What remains? What stays intact? What needs to be preserved? These questions inspire me. Last autumn, with the education team at SITE Santa Fe, we asked nearly 500 schoolchildren what they thought needed to be protected. We compiled thousands of words, and in rewriting them, I created this mural in the education wing of the museum. The answers are poignant, funny, and profound.

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The repetition of certain words showed what the kids were most deeply concerned about: Immigrant children. My Mom. Rivers. Clean air. Me from getting shot. Polar bears. Trees.

As I talked to the kids during this process, it was clear that they see their own futures as bound up with everything on this list. The instability of the environment and the social injustices of our time make them insecure and force them to be aware of a larger interconnectedness. In its density and scale, this mural also asks audiences, “What are you protecting for these kids? What do we need to do now to express our care for their future?”

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I am so excited to have several opportunities to create more crowdsourced murals. In September I will think through permanence and change with two murals in Boulder, Colorado. I also will be creating murals with the Anchorage Museum next spring around questions of shelter and refuge.

Working with young people motivates me to keep finding ways to demystify and dignify change. I had terrible growing pains growing up, but now I have nothing but gratitude for my able adult legs. Climate devastation is terrifying, but it is beginning to create much-needed behavioral changes in what we consume and how we understand our impacts.

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Black, Indigenous, and People of Color have been fighting racial injustice, and the whole world is starting to join in that struggle. To be in denial of change is not only unnatural, it also does not allow for a more holistic future to emerge. When we start to implicate ourselves in the change, we go through the growing pains, and then we also learn to be nimble. I have often stated that It Will Not Be The Same, But It Might Be Beautiful, which has become the title for my newest, ongoing work.

This summer, with the support of the National Performance Network and the Speranza Foundation, I am creating a multimedia project that will address change and impermanence, looking at breakage and emergence, human legacies, and geologic time. I have been working with Mike Conti, an amazing Alaskan cinematographer and co-conspirator.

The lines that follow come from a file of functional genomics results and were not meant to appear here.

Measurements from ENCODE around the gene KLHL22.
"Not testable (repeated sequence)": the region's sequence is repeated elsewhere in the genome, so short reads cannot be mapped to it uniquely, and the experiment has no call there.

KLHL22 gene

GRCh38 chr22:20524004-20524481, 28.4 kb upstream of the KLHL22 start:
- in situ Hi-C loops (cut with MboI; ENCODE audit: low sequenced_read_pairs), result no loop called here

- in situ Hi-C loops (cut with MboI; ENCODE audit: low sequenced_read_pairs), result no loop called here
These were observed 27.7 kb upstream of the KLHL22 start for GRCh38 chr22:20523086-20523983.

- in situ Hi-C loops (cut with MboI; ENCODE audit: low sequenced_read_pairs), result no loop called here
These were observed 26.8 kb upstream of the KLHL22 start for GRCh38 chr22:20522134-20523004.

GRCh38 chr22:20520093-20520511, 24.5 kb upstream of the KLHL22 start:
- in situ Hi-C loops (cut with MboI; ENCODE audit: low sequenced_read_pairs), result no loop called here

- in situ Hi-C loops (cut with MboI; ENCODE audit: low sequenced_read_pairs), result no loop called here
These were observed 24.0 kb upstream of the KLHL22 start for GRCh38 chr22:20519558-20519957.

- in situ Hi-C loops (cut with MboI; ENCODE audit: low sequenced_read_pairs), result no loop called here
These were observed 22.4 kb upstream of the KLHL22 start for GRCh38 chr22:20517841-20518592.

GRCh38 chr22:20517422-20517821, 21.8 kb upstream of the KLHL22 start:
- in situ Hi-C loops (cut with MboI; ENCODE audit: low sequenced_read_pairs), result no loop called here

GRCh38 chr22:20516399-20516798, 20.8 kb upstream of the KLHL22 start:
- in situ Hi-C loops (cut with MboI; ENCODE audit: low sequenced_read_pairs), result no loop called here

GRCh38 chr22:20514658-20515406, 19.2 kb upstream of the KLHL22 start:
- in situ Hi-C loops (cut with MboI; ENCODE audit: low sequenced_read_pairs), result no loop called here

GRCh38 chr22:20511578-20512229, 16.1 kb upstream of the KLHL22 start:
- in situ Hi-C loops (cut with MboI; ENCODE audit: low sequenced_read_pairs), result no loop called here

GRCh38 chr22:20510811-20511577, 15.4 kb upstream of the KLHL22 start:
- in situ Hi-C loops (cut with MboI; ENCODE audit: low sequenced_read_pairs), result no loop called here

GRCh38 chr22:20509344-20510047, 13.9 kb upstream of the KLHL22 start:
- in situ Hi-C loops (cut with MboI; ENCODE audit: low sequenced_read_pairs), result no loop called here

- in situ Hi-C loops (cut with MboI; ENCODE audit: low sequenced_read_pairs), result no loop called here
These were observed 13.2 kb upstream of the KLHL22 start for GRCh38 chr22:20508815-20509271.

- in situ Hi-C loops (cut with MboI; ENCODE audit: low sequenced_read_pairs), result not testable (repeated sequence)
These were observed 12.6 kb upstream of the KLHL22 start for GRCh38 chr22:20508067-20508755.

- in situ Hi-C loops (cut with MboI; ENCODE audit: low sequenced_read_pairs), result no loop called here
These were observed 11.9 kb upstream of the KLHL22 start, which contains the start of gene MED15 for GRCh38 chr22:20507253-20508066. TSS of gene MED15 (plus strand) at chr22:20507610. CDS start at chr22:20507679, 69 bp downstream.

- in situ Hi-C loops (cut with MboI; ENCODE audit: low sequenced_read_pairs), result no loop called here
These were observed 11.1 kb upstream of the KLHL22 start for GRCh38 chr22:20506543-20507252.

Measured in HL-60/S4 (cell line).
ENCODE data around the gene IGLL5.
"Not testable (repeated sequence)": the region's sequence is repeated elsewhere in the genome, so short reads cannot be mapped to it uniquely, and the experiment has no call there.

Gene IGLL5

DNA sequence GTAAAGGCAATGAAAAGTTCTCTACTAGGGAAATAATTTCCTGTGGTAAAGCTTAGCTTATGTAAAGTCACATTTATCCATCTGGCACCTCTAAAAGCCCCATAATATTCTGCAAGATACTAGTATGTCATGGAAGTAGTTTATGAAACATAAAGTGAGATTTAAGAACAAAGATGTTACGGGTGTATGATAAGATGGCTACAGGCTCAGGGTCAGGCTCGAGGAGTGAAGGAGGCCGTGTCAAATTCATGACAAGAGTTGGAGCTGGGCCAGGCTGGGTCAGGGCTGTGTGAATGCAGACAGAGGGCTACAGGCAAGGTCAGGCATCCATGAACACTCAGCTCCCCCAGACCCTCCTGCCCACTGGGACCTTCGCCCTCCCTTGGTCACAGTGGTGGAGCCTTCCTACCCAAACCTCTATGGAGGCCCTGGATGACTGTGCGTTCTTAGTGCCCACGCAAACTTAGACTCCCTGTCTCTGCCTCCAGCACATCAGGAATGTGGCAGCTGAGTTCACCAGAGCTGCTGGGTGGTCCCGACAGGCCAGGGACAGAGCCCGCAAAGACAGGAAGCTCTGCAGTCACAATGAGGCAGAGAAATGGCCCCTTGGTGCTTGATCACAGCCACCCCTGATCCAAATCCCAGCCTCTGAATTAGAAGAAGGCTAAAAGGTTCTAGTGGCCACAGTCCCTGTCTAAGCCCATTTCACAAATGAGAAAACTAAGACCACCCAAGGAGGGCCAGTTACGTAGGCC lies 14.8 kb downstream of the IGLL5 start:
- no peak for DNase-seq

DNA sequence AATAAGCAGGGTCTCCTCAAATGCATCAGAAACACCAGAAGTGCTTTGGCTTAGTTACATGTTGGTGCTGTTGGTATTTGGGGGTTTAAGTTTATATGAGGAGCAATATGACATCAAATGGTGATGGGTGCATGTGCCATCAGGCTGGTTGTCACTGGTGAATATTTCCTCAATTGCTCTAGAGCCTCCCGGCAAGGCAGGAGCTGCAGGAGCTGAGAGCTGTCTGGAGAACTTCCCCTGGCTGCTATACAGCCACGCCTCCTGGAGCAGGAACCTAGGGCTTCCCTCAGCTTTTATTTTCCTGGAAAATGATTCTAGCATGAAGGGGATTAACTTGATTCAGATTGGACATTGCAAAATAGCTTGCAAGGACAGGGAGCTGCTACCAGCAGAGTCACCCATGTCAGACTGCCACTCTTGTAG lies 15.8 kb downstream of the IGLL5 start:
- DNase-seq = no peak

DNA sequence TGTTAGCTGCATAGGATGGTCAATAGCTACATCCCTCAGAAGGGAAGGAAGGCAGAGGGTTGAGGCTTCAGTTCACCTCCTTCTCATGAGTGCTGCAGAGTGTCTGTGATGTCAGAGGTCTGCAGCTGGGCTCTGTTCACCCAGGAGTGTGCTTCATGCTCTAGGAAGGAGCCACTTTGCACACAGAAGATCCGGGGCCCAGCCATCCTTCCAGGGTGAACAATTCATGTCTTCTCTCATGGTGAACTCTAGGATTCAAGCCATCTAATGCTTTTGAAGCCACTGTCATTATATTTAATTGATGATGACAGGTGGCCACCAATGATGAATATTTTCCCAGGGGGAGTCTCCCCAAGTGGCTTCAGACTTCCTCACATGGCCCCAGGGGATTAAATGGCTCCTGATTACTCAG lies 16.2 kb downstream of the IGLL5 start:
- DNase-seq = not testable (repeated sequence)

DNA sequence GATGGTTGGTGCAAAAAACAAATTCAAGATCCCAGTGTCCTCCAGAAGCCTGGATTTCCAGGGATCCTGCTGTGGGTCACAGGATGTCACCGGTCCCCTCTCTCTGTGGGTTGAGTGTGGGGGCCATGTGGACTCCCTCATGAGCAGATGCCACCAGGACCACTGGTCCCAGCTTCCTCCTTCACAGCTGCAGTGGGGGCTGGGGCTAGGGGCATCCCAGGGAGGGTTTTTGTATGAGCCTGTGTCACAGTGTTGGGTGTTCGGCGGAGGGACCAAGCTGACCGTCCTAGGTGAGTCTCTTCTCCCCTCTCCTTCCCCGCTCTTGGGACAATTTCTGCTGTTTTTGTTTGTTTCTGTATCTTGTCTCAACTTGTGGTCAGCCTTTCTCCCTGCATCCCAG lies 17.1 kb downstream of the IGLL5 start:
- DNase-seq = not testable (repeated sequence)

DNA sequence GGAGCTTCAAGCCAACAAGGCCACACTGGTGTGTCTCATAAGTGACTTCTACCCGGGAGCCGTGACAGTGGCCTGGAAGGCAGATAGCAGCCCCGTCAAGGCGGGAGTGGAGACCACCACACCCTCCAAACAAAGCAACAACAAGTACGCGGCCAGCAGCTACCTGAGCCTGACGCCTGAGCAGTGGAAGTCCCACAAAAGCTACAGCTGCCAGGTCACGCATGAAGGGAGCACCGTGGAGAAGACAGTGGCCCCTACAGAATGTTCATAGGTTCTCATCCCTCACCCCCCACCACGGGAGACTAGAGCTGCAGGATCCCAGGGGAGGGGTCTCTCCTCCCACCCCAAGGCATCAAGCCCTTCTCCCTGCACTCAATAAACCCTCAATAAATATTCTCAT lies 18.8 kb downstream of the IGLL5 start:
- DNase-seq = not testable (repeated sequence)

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These are puzzle stones, rocks that have been shattered by extreme temperature shifts. Here in McCarthy, they have recently been ejected by a glacier. They are enigmatic and alluring, fragile and strong.

I am inspired to make this work because we can witness these rocks in the midst of a transformation. This time of rapid change asks us to be involved and responsive as it happens. We cannot wait to see how the world remakes itself. I am finding it increasingly important to explore how we care for something even as it crumbles. I started this work because I often feel that the world is in pieces and I have no sure way to reassemble it.

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But this state of insecurity and crumbling does not make me stop seeking what might come next. The fact that I know this planet is forever impacted by my actions does not mean I will abandon those actions. To acknowledge our roles in systemic oppression and injustice does not mean we have fixed the problem.

I wanted to see what would happen if I asked people to carefully and self-consciously pick up these rocks that are very unstable.

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How do we engage with change, and take an active role in change, even if that is very uncomfortable and causes moments of instability?

How do we act in a way that asserts that even though the future will not be the same, it might be beautiful?

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The artist thanks the Anchorage Museum, the Wrangell Mountains Center, NPN, and the Speranza Foundation. This work would not be happening without their support.

All photos: Nina Elder and Mike Conti. All materials property of Nina Elder. Any entity must seek permission to reproduce or represent content for any purpose. Requests to reuse materials can be directed here.

This photo essay was published on September 30, 2020.

About the Artist

Nina Elder

Artist and researcher Nina Elder creates projects that reveal humanity’s dependence on, and interruption of, the natural world. With a focus on changing cultures and ecologies, Nina advocates for collaboration, fostering relationships between institutions, artists, scientists and diverse communities. She is the co-founder of the Wheelhouse Institute, a women’s climate leadership initiative.